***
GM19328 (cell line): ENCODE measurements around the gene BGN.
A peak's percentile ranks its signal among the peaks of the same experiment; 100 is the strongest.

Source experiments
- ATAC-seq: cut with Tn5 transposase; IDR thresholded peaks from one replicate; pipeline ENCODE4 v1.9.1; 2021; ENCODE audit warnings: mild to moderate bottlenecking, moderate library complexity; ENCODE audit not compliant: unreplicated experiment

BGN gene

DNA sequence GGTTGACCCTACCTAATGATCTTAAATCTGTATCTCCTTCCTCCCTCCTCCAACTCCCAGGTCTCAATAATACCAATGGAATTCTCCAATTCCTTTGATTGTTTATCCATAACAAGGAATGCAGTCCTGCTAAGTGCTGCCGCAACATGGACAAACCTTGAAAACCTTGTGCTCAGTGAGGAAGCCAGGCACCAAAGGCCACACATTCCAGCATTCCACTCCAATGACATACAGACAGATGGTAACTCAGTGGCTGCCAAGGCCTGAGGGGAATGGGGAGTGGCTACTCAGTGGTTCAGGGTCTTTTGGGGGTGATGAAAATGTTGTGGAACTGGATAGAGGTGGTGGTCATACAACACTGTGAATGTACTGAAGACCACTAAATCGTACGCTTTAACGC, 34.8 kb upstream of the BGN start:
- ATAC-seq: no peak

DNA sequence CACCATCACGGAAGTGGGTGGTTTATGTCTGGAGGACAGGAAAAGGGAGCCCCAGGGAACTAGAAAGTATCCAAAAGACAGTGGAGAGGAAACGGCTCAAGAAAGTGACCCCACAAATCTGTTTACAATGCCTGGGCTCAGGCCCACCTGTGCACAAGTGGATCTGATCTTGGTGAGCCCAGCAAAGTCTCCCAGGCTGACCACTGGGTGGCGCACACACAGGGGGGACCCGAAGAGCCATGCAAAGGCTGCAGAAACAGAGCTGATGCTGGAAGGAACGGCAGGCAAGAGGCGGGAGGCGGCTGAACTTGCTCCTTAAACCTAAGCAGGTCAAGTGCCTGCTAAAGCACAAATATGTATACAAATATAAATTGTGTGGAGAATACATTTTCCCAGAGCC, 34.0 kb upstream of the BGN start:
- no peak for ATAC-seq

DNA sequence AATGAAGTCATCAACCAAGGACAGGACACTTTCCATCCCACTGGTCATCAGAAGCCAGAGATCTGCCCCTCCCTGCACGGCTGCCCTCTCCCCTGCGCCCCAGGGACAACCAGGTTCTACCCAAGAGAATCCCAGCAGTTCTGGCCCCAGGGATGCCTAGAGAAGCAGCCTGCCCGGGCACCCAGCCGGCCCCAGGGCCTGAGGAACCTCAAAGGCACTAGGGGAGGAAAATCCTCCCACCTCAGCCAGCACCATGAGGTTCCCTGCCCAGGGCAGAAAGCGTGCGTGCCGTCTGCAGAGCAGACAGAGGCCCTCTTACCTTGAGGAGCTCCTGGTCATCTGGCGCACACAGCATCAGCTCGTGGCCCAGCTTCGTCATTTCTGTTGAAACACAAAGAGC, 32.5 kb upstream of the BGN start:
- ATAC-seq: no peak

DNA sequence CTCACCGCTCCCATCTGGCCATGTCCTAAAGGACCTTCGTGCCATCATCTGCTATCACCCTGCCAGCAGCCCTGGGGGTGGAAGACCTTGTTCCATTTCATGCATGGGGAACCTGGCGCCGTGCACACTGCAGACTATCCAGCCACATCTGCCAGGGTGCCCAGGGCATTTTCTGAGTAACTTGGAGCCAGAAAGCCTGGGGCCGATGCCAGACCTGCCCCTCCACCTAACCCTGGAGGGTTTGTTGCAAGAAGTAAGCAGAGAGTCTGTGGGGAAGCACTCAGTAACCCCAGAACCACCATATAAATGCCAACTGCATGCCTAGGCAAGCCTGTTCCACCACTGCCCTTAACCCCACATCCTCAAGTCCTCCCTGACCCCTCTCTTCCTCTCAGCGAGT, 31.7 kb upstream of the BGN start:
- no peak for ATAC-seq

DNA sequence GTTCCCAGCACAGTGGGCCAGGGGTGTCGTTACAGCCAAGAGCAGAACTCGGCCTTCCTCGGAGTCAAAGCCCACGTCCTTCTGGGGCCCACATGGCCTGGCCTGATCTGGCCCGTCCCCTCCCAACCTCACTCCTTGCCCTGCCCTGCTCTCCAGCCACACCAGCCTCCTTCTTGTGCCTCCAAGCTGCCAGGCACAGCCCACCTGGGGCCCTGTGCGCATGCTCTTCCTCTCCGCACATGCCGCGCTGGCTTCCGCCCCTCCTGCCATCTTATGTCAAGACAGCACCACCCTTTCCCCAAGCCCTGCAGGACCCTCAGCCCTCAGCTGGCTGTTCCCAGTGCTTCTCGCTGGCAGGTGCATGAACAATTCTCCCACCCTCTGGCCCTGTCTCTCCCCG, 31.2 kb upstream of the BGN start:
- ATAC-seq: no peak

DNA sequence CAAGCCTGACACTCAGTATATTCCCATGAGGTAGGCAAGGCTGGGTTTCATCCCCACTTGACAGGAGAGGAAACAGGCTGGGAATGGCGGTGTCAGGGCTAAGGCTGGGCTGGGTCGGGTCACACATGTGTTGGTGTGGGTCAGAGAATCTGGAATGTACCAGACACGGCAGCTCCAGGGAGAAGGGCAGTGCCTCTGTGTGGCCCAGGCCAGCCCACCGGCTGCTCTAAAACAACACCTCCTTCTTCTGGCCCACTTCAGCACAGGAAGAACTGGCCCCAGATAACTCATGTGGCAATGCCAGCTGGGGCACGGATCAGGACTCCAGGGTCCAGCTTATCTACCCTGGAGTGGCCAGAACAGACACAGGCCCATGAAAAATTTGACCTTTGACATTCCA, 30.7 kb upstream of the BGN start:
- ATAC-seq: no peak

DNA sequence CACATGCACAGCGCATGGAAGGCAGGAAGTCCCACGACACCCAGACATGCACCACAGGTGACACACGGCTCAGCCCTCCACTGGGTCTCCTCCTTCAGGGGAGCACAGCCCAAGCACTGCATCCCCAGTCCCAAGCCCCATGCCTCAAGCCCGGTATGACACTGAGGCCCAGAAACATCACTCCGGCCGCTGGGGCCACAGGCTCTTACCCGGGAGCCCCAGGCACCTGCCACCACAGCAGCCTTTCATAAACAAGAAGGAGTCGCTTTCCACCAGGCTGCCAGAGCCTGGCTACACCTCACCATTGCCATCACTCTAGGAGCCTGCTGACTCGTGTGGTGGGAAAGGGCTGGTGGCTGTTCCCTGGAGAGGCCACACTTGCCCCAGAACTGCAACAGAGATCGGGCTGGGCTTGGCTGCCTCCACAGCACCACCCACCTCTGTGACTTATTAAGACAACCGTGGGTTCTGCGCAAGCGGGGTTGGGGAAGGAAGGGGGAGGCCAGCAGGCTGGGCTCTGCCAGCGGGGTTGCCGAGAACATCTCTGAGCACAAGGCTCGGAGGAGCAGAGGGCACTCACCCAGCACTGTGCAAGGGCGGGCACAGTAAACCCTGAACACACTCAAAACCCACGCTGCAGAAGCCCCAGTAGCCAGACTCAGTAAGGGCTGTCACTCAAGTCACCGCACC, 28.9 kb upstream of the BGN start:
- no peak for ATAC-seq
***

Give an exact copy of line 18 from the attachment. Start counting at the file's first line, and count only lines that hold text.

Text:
DNA sequence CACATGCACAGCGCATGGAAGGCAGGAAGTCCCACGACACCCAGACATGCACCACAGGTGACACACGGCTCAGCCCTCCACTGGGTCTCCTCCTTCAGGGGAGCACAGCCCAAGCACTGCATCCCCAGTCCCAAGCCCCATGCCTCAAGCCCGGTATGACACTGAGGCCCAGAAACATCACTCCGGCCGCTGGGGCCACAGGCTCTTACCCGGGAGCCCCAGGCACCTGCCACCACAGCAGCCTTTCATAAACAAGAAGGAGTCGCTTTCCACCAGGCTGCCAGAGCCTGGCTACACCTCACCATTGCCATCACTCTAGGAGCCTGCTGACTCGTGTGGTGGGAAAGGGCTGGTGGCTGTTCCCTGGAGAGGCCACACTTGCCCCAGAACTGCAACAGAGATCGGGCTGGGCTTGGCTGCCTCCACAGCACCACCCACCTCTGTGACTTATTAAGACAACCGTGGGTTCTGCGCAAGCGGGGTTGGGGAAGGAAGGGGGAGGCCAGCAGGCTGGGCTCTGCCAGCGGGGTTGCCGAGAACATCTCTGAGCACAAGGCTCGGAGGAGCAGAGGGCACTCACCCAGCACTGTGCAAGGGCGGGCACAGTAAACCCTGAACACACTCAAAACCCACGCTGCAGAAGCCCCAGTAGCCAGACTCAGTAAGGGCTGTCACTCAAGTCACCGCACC, 28.9 kb upstream of the BGN start: